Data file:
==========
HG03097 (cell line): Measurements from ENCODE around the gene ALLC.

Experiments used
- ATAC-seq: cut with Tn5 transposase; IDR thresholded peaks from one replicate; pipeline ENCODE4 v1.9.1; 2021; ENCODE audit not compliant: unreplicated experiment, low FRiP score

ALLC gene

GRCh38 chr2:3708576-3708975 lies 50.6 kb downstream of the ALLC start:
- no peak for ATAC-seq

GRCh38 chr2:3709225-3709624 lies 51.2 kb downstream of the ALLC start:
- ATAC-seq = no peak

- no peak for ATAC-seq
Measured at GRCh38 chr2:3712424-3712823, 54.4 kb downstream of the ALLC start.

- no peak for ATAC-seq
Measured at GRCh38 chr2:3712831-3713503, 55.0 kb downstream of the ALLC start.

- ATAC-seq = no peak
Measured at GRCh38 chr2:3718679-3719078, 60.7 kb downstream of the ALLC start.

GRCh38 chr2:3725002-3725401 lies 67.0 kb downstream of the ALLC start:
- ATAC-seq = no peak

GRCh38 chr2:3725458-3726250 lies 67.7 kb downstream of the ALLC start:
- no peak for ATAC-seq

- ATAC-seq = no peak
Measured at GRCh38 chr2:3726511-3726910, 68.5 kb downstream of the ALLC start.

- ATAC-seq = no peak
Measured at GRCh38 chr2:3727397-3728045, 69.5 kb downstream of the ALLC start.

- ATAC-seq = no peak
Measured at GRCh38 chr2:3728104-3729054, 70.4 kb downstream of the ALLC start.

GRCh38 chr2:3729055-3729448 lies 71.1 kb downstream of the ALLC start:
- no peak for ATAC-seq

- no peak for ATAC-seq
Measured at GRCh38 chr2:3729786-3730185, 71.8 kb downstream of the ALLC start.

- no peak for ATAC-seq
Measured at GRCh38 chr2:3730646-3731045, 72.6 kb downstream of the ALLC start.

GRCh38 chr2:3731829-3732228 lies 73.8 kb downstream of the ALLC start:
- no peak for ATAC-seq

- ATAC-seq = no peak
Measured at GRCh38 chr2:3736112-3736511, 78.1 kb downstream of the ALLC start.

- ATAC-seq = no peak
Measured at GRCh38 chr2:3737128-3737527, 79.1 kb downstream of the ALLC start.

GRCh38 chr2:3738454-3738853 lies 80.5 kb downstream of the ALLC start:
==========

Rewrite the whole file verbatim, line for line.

HG03097 (cell line): Measurements from ENCODE around the gene ALLC.

Experiments used
- ATAC-seq: cut with Tn5 transposase; IDR thresholded peaks from one replicate; pipeline ENCODE4 v1.9.1; 2021; ENCODE audit not compliant: unreplicated experiment, low FRiP score

ALLC gene

GRCh38 chr2:3708576-3708975 lies 50.6 kb downstream of the ALLC start:
- no peak for ATAC-seq

GRCh38 chr2:3709225-3709624 lies 51.2 kb downstream of the ALLC start:
- ATAC-seq = no peak

- no peak for ATAC-seq
Measured at GRCh38 chr2:3712424-3712823, 54.4 kb downstream of the ALLC start.

- no peak for ATAC-seq
Measured at GRCh38 chr2:3712831-3713503, 55.0 kb downstream of the ALLC start.

- ATAC-seq = no peak
Measured at GRCh38 chr2:3718679-3719078, 60.7 kb downstream of the ALLC start.

GRCh38 chr2:3725002-3725401 lies 67.0 kb downstream of the ALLC start:
- ATAC-seq = no peak

GRCh38 chr2:3725458-3726250 lies 67.7 kb downstream of the ALLC start:
- no peak for ATAC-seq

- ATAC-seq = no peak
Measured at GRCh38 chr2:3726511-3726910, 68.5 kb downstream of the ALLC start.

- ATAC-seq = no peak
Measured at GRCh38 chr2:3727397-3728045, 69.5 kb downstream of the ALLC start.

- ATAC-seq = no peak
Measured at GRCh38 chr2:3728104-3729054, 70.4 kb downstream of the ALLC start.

GRCh38 chr2:3729055-3729448 lies 71.1 kb downstream of the ALLC start:
- no peak for ATAC-seq

- no peak for ATAC-seq
Measured at GRCh38 chr2:3729786-3730185, 71.8 kb downstream of the ALLC start.

- no peak for ATAC-seq
Measured at GRCh38 chr2:3730646-3731045, 72.6 kb downstream of the ALLC start.

GRCh38 chr2:3731829-3732228 lies 73.8 kb downstream of the ALLC start:
- no peak for ATAC-seq

- ATAC-seq = no peak
Measured at GRCh38 chr2:3736112-3736511, 78.1 kb downstream of the ALLC start.

- ATAC-seq = no peak
Measured at GRCh38 chr2:3737128-3737527, 79.1 kb downstream of the ALLC start.

GRCh38 chr2:3738454-3738853 lies 80.5 kb downstream of the ALLC start: